by Catherine O'Neill
My siblings and I scoured the water’s edge looking for discarded bottles in order to cash in their deposit money so we could go play the slot machines in the nearby Freddie’s Amusement center. It was July of 1969 in Ireland and “blistering hot,” as my mother described, one of the hottest in decades. Ma had demanded Da take us to the beach. The heat wave had zapped our energy, and the sun had blotched freckles across my face. I was almost seven years old and loved the beach, even with the heat. There is no place on earth like Tramore Bay, seven miles outside Waterford city. Tramore is a dichotomous Gaelic root of “tra-mhor,” meaning “big beach.” The sand shawls the coast for miles between distant sand dunes. Tramore, a local hill town, has looming cliffs forming a promontory that juts finger-like into the Atlantic ocean. The land seems to mimic the Metal Man, a tall blue and white statue that points and stands centrally atop one of three round towers marking the rocky coastland to passing ships.
We trudged the length of the beach, kicking up sprays of salt water. I peeled sunburned layers of feathery skin off my bony arms and dusted the flakes into the ocean. My older sister Maria, nine years old, was our lead scout, followed by my brother Paddy, who had just turned eight. I trailed behind, still eye-level with my baby brother John, who had turned five in mid-July. Maria’s legs were long and sunburned. Da said she would make a great runner, with her lanky limbs, and he had signed her up for the local Athletic club. I wished I had the soft curls that coiled down her back. Maria had the best eyes, too. She could spot a Cidona bottle up to thirty feet away. When she detected one riding the waves, she waded in and rescued it. If the dark brown glass glistened half-buried in the sand, she ordered:,“Dig it out, Cidona is worth five pence, and Big Brother Lemonade and Fanta bottles are only worth tuppence.” I squatted down, scooped away the thick wet sand, and tugged at the neck until the bottle loosened. It was close to doing ground surgery on Mother Earth, delivering a bottle in a breeched position. The only downside was that the Cidona bottle was too heavy, so I passed it to John to carry. He was a stout pot-bellied specimen with the same short-back-and-sides haircut the barber had given Paddy. The dreaded crew cut that sparked all sorts of tantrums when Ma enforced it in the hot summers against the sweep of Beatlemania. According to Ma, the British had invaded every hair on my brother’s heads and every fiber of our moral existence; rock and roll would corrupt us. John didn’t mind carrying the bottle. I opted to carry and cash in three lighter glass bottles for sixpence. When all hands were full, we headed back towards the Promenade. The lifeguards housed at both ends of the Prom yelled at us not to carry so much glass.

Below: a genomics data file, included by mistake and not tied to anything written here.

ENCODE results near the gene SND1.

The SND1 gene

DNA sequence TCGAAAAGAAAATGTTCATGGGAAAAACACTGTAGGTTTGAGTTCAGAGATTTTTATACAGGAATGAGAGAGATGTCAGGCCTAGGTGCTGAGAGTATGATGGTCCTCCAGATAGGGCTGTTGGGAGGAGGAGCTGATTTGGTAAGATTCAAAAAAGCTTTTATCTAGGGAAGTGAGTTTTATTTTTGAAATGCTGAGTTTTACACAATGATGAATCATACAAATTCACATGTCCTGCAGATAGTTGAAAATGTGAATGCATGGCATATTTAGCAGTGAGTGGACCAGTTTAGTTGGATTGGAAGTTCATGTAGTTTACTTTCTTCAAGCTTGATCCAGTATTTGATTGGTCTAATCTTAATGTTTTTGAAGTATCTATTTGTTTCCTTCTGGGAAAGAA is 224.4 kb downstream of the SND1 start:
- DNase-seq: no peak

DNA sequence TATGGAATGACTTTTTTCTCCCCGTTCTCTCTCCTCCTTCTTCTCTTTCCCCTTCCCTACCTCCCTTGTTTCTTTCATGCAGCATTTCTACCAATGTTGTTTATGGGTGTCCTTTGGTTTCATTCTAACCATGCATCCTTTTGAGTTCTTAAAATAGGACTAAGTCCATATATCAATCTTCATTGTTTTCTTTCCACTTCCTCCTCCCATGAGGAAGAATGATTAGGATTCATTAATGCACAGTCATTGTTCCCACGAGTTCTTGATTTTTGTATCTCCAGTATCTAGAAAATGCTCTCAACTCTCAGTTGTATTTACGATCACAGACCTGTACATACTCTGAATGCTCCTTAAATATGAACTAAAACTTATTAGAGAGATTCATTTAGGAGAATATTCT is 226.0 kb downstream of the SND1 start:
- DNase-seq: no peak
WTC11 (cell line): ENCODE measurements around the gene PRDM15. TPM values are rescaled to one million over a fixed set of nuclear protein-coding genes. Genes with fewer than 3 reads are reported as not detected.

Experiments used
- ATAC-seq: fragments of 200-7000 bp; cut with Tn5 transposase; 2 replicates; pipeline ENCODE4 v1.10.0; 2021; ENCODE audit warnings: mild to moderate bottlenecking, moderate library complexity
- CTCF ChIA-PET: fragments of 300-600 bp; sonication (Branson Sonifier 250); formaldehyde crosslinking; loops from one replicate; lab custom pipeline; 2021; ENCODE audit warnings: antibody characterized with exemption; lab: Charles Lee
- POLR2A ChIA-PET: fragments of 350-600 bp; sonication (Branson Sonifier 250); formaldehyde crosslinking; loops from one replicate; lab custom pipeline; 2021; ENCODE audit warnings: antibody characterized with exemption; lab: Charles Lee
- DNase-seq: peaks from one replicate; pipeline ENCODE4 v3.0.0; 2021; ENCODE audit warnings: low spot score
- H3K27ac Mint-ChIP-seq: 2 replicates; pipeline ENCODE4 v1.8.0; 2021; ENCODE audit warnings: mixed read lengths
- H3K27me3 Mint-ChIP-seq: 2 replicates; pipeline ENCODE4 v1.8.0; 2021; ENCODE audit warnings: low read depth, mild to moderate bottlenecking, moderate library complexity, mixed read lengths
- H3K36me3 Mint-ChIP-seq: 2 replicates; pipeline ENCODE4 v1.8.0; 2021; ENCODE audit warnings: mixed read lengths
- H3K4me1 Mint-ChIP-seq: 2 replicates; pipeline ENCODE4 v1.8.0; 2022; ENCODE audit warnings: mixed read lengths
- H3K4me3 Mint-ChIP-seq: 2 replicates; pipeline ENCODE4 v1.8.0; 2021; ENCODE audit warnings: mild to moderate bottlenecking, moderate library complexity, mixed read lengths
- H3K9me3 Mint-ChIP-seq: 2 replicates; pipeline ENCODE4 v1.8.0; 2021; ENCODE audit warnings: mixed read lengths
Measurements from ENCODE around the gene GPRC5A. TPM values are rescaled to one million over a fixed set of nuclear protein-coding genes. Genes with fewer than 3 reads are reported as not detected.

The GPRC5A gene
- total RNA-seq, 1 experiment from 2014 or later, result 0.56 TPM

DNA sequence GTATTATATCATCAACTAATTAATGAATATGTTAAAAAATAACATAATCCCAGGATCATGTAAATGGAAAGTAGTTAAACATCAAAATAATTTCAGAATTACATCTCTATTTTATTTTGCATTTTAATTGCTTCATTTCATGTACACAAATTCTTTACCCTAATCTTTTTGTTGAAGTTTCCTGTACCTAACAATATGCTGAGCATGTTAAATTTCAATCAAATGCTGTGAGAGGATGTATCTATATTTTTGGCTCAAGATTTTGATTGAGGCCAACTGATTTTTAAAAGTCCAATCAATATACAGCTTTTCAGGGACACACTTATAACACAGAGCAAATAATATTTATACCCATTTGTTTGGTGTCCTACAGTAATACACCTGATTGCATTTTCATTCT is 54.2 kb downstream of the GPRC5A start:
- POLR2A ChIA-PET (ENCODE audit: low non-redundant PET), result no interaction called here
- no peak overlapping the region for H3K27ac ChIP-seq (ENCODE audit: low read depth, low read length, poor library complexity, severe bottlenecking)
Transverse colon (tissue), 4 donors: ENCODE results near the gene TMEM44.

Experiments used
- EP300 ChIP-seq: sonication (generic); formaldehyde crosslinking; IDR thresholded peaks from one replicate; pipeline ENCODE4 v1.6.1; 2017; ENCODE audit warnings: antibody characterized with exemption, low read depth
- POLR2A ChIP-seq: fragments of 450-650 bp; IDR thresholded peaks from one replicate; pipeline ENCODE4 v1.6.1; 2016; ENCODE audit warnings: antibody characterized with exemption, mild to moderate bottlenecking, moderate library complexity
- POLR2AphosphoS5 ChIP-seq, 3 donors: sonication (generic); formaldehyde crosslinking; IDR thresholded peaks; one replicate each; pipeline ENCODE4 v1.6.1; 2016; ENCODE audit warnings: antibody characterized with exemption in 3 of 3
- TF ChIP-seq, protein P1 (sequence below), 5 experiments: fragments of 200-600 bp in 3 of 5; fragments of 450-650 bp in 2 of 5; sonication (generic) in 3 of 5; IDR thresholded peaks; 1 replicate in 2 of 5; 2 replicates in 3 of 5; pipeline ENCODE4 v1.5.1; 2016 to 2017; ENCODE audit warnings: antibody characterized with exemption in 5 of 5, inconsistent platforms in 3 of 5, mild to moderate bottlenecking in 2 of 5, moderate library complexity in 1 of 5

“If you fall with all your glass bottles, you’ll end up in an ambulance,” the hairy-chested one yelled. I squinted my eyes and ignored him. Driven and barefooted, we clung to our tinkling cargo. Freddie’s Amusements was our destination.
When I was growing up in Ireland, the gaming laws were very lax for minors. Ireland embraced gambling, given its history of the world’s best stud farms and the Irish coastline, a natural race course. Gambling was social and acceptable. When Da went missing to the bookies, we often left Ma alone. Earlier, we had told her we were going for a walk. She picked up her knitting and waved. “Stay together, Maria’s in charge.” That day, we had new energy after we cashed in our bottles at the small shop next to the Prom Arcade, and we made our way to Freddie’s. It was the newest amusement center on Strand Road, furthest from the beach and closest to Richie Power’s bookie shop at the end of Train Hill, where Da hung out and marked up his Irish Field, a neat read of Irish horse racing form.